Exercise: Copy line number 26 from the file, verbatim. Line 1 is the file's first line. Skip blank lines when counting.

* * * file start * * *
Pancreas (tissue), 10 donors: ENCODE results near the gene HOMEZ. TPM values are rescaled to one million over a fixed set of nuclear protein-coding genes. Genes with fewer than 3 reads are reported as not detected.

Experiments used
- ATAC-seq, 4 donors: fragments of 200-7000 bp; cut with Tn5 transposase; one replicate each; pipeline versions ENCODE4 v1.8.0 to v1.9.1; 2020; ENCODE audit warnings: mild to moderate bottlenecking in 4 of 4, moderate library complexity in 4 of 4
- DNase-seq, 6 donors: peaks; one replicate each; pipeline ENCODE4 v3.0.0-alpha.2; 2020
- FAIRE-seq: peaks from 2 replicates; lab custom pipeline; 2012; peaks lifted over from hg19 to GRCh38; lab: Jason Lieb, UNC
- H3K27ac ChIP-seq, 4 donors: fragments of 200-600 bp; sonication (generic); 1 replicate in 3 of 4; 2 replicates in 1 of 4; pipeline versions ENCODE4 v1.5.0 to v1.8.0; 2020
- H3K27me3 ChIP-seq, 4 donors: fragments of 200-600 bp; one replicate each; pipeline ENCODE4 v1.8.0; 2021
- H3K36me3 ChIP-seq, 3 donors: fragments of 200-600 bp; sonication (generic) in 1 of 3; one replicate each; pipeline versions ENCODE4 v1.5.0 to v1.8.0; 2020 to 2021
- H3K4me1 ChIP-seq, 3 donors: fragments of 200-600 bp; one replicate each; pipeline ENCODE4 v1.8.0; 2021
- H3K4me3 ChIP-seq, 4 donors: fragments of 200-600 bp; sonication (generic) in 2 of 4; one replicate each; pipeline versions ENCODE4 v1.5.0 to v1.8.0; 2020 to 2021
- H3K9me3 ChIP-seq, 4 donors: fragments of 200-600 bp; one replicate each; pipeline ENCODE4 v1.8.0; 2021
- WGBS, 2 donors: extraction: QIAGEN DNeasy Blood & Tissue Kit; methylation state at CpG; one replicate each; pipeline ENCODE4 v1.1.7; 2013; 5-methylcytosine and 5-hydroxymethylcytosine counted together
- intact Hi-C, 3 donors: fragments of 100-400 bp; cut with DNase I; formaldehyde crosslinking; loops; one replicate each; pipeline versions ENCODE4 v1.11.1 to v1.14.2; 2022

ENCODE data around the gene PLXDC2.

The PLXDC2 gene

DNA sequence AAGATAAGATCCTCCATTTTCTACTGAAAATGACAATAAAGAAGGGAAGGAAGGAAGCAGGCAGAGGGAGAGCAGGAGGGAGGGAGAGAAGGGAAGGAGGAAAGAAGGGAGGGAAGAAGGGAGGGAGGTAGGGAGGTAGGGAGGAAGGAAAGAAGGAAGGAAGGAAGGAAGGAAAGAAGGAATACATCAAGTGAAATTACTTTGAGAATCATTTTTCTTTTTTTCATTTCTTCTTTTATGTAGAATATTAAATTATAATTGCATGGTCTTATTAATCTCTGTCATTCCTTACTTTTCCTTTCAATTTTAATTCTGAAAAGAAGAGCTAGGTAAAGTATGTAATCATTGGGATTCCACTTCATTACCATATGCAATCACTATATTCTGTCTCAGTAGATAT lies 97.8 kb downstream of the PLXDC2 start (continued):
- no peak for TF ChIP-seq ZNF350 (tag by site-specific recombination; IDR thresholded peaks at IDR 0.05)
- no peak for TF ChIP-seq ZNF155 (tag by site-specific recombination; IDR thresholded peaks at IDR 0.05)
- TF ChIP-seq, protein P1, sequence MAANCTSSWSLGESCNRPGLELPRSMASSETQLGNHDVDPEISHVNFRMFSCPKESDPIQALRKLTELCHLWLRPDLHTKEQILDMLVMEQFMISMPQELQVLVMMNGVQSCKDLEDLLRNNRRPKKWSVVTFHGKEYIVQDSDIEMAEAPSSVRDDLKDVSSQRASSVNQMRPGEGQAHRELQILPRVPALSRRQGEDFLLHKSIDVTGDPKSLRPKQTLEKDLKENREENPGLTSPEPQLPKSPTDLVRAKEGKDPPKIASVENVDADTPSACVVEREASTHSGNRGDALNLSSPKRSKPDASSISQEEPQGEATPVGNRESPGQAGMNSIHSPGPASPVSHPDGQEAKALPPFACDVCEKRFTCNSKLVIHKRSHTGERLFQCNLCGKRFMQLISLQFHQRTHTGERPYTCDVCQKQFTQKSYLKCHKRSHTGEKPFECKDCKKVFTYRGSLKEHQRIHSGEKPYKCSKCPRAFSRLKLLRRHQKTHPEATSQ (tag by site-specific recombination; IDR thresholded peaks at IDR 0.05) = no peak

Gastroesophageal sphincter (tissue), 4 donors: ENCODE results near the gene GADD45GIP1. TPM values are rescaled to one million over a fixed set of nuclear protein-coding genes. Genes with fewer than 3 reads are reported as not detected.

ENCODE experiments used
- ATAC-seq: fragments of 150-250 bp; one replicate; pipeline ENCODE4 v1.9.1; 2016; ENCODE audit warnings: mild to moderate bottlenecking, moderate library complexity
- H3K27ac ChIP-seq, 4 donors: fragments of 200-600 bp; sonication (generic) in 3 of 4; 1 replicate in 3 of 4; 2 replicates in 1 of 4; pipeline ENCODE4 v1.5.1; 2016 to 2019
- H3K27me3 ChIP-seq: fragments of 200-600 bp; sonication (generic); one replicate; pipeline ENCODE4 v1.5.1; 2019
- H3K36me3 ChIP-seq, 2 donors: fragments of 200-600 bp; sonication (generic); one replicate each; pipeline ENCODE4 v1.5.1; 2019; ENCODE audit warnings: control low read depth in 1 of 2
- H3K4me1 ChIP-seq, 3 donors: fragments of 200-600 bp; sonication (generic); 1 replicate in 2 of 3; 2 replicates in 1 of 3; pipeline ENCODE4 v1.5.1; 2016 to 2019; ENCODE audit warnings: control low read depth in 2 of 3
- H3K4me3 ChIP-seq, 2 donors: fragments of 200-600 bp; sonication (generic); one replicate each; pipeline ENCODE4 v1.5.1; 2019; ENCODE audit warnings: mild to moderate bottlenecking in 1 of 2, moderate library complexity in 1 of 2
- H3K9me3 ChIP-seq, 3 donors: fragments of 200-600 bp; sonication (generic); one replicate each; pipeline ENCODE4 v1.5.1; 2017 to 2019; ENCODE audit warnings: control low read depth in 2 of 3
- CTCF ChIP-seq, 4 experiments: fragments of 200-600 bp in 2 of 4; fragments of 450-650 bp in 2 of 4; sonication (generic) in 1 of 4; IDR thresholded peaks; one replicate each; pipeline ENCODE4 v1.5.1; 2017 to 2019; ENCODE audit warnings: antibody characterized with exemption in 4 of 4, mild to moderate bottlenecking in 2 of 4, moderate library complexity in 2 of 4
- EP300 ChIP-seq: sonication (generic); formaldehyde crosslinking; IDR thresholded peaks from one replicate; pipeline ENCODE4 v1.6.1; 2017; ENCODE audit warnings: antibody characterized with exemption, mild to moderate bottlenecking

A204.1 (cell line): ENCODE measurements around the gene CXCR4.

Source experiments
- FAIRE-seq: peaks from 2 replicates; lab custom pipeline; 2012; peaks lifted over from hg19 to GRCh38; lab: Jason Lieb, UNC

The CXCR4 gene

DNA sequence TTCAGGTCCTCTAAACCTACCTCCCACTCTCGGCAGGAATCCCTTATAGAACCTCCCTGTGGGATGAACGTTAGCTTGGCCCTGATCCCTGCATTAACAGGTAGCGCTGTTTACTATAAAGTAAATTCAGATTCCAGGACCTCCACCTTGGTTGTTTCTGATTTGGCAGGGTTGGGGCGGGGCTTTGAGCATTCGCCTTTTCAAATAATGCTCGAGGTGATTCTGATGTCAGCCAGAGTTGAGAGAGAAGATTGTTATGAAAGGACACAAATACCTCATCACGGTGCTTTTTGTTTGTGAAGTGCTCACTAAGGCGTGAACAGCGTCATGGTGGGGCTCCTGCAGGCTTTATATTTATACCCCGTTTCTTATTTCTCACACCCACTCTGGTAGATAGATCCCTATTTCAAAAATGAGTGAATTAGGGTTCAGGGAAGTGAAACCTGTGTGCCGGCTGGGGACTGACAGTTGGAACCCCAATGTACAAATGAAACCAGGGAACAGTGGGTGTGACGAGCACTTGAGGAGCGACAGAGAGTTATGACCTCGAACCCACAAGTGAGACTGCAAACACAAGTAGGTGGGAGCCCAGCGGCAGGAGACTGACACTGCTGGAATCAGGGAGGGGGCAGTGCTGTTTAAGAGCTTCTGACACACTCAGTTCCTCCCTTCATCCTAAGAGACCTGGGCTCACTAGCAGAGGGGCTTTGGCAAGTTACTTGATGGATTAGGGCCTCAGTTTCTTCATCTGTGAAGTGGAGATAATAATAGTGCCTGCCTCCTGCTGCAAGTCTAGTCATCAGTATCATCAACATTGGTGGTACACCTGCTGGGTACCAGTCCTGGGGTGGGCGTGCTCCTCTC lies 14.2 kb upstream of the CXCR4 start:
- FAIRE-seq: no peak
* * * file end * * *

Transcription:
- H3K4me1 ChIP-seq, 3 donors: fragments of 200-600 bp; sonication (generic); 1 replicate in 2 of 3; 2 replicates in 1 of 3; pipeline ENCODE4 v1.5.1; 2016 to 2019; ENCODE audit warnings: control low read depth in 2 of 3